First Amendment advocates urge a judge to reject dismissal of their lawsuit against Escambia County for removing books from school libraries

banned books, First Amendment
Banned books. Displayed at The Hive St. Pete. By Seán Kinane/WMNF News (Aug. 2023)

By Jim Saunders ©2023 The News Service of Florida

TALLAHASSEE — With Escambia County a key battleground in a broader debate about school books, plaintiffs in a lawsuit against the county school board urged a federal judge Monday to reject a request to dismiss a challenge to the removal and restriction of library books.

Attorneys for authors, a publishing company, parents and a non-profit organization filed a 51-page document disputing the school board’s arguments that the case should be dismissed. The plaintiffs contend the board violated First Amendment and equal-protection rights in removing 10 books from school library shelves and restricting access to more than 150 others.

“These books include many classics of American literature, which have been on school library shelves for years, if not decades,” the plaintiffs’ attorneys wrote. “The board’s restrictions and removals have disproportionately targeted books by or about people of color and/or LGBTQ people.”

The document was a response to a motion that the school board filed last month arguing that Pensacola-based U.S. District Judge T. Kent Wetherell should toss out the case. In part, the school board contended that the plaintiffs don’t have legal standing to pursue the case. It said, for example, that removal or restriction of books from school libraries does not create a “constitutional injury” to the authors who are plaintiffs.

“The board has not inhibited or prohibited the author plaintiffs’ ability to write, market, and sell their books, even to the board’s students,” the motion said. “The mere fact that their books have been removed or restricted from the board’s shelves does not give the author plaintiffs standing to challenge the board’s decisions and their claims should be dismissed with prejudice.”

The case is one of two federal lawsuits involving decisions by the Escambia County board to remove or restrict books. The other case, which also is filed against the Lake County school district and the State Board of Education, centers on the children’s book “And Tango Makes Three.”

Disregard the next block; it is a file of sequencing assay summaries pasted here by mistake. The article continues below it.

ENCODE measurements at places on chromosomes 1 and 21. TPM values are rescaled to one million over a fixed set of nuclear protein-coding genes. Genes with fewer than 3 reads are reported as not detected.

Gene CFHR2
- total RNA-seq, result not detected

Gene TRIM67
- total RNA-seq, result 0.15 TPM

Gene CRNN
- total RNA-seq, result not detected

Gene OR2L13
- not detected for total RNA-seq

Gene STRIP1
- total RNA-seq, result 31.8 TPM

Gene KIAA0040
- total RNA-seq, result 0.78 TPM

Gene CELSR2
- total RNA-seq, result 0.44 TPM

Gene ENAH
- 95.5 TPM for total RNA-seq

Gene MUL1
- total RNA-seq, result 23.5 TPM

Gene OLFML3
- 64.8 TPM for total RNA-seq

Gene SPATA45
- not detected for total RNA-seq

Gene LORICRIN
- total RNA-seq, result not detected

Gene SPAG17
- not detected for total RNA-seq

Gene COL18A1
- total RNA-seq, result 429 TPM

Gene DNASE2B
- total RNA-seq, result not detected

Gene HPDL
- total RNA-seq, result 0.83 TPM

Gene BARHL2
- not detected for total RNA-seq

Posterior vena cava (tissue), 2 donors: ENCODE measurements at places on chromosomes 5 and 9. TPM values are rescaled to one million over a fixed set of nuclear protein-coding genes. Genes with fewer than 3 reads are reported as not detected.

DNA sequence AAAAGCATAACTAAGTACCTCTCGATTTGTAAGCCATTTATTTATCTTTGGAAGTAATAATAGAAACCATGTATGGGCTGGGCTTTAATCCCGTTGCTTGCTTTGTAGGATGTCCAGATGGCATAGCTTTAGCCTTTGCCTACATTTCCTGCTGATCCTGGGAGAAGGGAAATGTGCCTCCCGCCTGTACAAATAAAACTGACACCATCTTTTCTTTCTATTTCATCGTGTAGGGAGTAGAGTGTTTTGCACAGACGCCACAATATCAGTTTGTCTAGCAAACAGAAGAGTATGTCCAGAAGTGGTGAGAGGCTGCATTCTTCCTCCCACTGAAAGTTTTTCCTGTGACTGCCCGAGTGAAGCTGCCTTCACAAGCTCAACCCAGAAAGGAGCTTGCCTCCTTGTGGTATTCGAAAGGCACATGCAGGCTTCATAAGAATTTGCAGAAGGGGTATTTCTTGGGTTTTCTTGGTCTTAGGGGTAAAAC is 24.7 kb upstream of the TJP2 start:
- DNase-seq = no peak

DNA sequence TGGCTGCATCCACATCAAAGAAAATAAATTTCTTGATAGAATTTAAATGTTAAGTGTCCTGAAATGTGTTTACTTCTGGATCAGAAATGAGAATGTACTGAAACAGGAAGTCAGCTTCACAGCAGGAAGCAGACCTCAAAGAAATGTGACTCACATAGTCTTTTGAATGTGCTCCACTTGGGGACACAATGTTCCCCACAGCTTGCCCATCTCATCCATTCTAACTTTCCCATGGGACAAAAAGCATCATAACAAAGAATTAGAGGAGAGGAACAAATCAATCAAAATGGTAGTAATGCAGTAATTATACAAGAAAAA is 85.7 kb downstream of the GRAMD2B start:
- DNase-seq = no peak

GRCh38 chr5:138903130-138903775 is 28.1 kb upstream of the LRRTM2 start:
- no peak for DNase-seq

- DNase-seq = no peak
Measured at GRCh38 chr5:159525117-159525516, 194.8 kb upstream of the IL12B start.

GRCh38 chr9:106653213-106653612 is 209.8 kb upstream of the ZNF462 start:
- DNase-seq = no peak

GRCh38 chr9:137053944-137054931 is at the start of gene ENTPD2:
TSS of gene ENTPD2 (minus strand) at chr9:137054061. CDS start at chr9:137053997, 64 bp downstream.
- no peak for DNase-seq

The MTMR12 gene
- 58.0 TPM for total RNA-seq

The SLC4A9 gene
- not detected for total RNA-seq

That book tells the story of two male penguins who raised a penguin chick at New York’s Central Park Zoo. Plaintiffs in the case, authors Peter Parnell and Justin Richardson and an Escambia County third-grade student, are seeking a preliminary injunction to require restoring the book to Escambia school library shelves.

“The school defendants previously purchased, provided, and permitted access to the book in public school libraries,” the lawsuit said. “The school defendants removed the book from public school libraries or restricted access to the book within public school libraries based on the topic discussed, idea or message expressed, and opinion of the author plaintiffs — namely, that same-sex relationships and families with same-sex parents exist; that they can be happy, healthy, and loving; and that same-sex parents can adopt and raise healthy children.”

But in documents filed Friday, attorneys for the Escambia County board and the State Board of Education argued the request for a preliminary injunction should be denied. Attorneys for the state wrote, in part, that “exercise of discretion in the selection of school-library books is government speech” that can be regulated.

“The choice of which message should be spoken in our schools is for democratically accountable governments, not courts or litigants,” the state’s attorneys wrote.

A decision on the motion for a preliminary injunction could be delayed because U.S. District Judge Brian Davis last week transferred the case from Jacksonville in the federal Middle District of Florida to Tallahassee in the federal Northern District of Florida. It was originally filed in the Middle District, which includes Lake County, but was moved to the Northern District, which includes Escambia County.

Disputes have emerged in school districts across Florida and in numerous other parts of the country during the past two years about efforts to remove or restrict access to books. Critics describe the efforts as book banning, while supporters say they are trying to prevent children from being exposed to such things as sexually graphic books.

The Escambia County lawsuit before Wetherell includes as plaintiffs five authors, the publishing company Penguin Random House, seven parents of schoolchildren and the free-speech group PEN America. It details a series of examples of the school board removing or restricting library books after receiving complaints — with the board, at least in some cases, going against the recommendations of review committees.

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